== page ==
July 2, 2015

Malta Tourism Authority to American thriller writers: set your books in Malta!


MaltaFlagCan a small European country increase its touristic appeal by encouraging three American thriller writers to use it as a setting for their books? As The Awl’s Alex Balk likes to say, “sure, why the hell not?”

As the Malta Independent’s Stephen Calleja explained in a 2011 article with the fantastic title “American Author mentions Malta in books after letter from fan,” the writer Chris Kuzneski began to refer to the country in his books after receiving a letter from a fan who lived on the island:

By then, I was already done writing Sword of God and had started work on The Lost Throne. Just for kicks, I decided to put Malta in the book—not only as an inside joke for me, but also as a reward for the fan.

Malta would subsequently appear in all of Kuzneski’s books, but Calleja dreamt of a larger role for the country in the writer’s fiction: “Who knows,” Calleja wrote. “[M]aybe one day Chris Kuzneski will write a whole novel, or a sizeable part of it, based in Malta.”

Four years later, the Maltese journalist is well on his way to getting his wish. In a new piece in the Malta Independent, Calleja reports that the Malta Tourism Authority invited Kuzneski—along with his friends the thriller writers Boyd Morrison and Graham Brown—for a weeklong tour of the country. The trip’s goal was explicit: to promote Malta as a setting for the authors’ future books.

And it seems to have worked!

“Every time I put Malta in my books, I think of what I can do more,” Kuzneski said. “It could be an archaeological mystery with something to do with Malta, or perhaps having the villain of a story living in Malta and then having the team come here to get him and there will be chasing in the streets. But I definitely have a couple of ideas cooking in my brain and the more I’m here the more ideas I’m going to get. And Malta will definitely be appearing in the pages in the future.”

Brown said it would be crazy not to think of Malta as a place where a story can be set. “Whether it’s a historical book taking place in one of your eras of the past or whether it’s a modern book where the characters are living today” are but two ideas. “We’ve been around the Valletta harbour and there are several fantastic ideas on how to use that history and those scenes to bring them alive for readers.”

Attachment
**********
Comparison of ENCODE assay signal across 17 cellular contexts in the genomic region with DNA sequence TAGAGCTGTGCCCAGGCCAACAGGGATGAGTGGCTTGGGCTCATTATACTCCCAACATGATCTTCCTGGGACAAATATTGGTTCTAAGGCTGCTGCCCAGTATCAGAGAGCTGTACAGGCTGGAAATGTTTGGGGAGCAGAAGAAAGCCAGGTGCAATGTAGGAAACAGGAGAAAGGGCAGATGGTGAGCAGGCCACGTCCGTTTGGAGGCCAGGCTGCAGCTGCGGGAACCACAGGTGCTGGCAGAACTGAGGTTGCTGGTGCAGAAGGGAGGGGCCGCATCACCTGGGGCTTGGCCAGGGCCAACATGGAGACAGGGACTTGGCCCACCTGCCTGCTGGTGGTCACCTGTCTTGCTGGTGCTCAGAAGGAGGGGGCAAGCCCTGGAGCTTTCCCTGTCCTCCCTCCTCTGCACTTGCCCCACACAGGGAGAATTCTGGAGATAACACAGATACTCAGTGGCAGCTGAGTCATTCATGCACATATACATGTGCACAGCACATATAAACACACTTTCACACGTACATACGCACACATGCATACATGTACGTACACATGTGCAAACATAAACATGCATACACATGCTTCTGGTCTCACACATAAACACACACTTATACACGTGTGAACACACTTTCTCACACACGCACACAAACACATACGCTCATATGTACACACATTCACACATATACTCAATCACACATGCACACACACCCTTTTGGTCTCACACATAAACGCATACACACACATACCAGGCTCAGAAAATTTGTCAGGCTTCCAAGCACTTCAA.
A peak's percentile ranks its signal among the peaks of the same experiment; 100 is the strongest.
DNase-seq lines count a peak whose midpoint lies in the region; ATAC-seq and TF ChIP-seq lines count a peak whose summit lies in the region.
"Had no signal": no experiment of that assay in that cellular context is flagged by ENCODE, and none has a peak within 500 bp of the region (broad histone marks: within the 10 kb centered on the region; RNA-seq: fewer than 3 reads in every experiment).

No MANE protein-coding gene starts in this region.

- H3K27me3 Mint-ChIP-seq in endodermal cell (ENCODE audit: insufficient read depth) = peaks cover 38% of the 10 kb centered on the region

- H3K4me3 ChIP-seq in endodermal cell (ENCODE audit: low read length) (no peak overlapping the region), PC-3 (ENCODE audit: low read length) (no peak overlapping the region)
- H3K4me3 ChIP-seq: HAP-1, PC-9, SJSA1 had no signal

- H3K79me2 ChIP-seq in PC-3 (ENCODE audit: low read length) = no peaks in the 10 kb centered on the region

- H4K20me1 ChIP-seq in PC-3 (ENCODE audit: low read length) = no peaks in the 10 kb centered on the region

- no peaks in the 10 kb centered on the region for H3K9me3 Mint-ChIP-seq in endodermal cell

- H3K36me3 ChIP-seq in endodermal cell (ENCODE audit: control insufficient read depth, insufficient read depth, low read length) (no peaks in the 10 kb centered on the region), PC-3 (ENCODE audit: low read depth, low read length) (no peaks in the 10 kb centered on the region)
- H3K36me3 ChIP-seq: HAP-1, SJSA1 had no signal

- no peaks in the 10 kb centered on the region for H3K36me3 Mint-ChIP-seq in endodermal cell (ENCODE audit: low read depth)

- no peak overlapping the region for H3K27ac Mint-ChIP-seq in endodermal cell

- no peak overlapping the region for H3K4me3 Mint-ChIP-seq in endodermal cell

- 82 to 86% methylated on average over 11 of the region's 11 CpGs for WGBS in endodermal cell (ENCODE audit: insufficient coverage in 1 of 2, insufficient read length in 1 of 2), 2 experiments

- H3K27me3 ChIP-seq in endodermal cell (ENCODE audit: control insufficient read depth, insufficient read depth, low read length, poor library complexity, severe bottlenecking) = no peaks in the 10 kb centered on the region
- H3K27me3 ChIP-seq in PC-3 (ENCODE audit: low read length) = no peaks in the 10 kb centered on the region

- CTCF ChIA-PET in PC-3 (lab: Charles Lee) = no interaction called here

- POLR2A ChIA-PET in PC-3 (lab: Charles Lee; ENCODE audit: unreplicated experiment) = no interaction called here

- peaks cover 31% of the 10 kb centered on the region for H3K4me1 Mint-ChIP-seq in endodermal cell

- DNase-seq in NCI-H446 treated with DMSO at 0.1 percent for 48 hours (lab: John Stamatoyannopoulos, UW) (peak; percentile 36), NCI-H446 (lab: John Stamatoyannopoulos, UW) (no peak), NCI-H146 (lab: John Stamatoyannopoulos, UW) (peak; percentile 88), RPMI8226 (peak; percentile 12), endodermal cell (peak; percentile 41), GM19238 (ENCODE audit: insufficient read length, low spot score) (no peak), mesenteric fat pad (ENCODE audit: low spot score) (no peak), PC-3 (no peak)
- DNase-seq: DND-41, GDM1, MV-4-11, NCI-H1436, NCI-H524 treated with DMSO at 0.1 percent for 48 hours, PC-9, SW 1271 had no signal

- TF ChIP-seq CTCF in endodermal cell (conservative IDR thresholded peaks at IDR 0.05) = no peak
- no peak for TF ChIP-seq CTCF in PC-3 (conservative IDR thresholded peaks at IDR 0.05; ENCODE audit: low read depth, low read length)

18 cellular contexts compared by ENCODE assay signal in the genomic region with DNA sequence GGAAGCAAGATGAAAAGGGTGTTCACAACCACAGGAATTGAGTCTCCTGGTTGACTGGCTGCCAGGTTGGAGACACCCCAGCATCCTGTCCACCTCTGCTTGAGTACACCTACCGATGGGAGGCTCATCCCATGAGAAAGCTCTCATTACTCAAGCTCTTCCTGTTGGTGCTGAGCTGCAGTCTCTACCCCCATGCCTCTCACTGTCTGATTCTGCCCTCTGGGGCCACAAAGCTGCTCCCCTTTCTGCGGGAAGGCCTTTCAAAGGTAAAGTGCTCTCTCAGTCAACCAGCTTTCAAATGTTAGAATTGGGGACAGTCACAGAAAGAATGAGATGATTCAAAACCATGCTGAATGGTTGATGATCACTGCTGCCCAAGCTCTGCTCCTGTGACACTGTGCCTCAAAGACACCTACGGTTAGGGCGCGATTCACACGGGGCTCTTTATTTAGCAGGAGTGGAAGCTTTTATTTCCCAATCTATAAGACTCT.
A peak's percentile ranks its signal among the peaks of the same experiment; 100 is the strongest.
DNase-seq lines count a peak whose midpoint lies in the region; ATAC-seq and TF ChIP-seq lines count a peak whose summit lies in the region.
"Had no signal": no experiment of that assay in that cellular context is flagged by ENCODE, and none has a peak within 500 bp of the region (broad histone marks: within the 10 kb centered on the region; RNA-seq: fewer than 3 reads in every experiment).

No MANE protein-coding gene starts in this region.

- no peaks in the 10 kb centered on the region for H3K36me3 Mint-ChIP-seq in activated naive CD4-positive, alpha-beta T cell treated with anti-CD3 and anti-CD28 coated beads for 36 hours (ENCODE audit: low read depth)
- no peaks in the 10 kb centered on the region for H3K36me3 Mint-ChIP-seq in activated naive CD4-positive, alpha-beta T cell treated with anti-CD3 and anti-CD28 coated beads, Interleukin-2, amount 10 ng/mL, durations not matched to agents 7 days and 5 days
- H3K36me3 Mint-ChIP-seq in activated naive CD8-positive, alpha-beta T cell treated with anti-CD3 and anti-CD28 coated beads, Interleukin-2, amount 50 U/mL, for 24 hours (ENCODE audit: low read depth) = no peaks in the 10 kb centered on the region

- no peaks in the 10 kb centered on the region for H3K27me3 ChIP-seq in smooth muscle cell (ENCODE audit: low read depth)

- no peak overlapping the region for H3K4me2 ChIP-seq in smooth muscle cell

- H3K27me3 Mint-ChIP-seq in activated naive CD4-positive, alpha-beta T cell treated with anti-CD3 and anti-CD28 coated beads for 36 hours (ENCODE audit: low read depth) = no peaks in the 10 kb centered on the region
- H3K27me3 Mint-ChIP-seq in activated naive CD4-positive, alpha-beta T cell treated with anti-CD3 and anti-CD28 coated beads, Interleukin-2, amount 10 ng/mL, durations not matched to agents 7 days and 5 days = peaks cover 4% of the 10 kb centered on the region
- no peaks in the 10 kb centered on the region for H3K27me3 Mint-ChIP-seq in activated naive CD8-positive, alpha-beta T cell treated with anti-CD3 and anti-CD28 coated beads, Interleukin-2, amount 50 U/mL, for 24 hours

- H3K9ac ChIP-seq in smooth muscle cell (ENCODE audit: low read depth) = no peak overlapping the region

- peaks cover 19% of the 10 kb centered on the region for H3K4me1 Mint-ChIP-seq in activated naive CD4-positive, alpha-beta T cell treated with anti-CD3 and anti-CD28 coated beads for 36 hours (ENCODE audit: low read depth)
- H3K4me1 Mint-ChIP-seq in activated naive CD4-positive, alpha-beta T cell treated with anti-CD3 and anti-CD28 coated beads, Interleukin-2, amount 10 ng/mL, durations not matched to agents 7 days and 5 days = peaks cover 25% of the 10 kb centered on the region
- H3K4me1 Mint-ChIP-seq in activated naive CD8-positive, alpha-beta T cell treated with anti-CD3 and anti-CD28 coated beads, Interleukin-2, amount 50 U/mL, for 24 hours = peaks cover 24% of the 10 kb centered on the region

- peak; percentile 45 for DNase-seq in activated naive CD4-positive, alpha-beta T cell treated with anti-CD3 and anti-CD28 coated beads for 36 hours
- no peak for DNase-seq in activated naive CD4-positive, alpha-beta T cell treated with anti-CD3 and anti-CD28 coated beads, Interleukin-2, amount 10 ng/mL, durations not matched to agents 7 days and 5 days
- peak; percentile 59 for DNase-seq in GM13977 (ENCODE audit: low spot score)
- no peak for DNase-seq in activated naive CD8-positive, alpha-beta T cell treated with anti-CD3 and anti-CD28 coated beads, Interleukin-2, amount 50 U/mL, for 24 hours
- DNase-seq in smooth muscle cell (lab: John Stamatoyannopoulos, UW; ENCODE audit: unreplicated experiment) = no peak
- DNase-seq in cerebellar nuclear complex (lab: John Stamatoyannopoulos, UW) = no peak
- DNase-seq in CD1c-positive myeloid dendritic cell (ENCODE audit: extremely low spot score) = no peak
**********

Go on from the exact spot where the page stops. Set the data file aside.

“I’ve already had a number of ideas how to feature Malta because there is so much history. I feature a lot of history in my books I can already see how I can do that. I also write action thrillers so there are lots of great locations such as the narrow streets of Mdina,” Morrison said.

The Malta Independent produced a video interview with Kuzneski, Morrison, and Brown, which features a lot more from the writers on their visit (and their craft and respective biographies), along with some beautiful footage of the country:

The trip, which included a book signing for the writers’ Maltese fans, seems to have been a great success. The Tourism Authority’s CEO Paul Bugeja told Focus on Travel News that “The US market is being very receptive of MTA’s marketing efforts and these have continued to intensify in 2015,” and if the country begins to appear in more and more bestselling American thrillers, those efforts will only intensify.

“Malta is about to become the hot setting for America’s latest crime bestsellers,” reads the headline on the Guardian story on Kuzneski, Morrison, and Brown’s visit, and while this seems . . . well, pretty overstated, it’s not unreasonable to think that the bonds between Malta and American thriller writers are only going to strengthen. “We think we could probably set up a writers conference here and bring thirty, forty people in,” Brown told the Guardian. “[A]nd they won’t want to leave either, just like we don’t.”


Mark Krotov is senior editor at Melville House.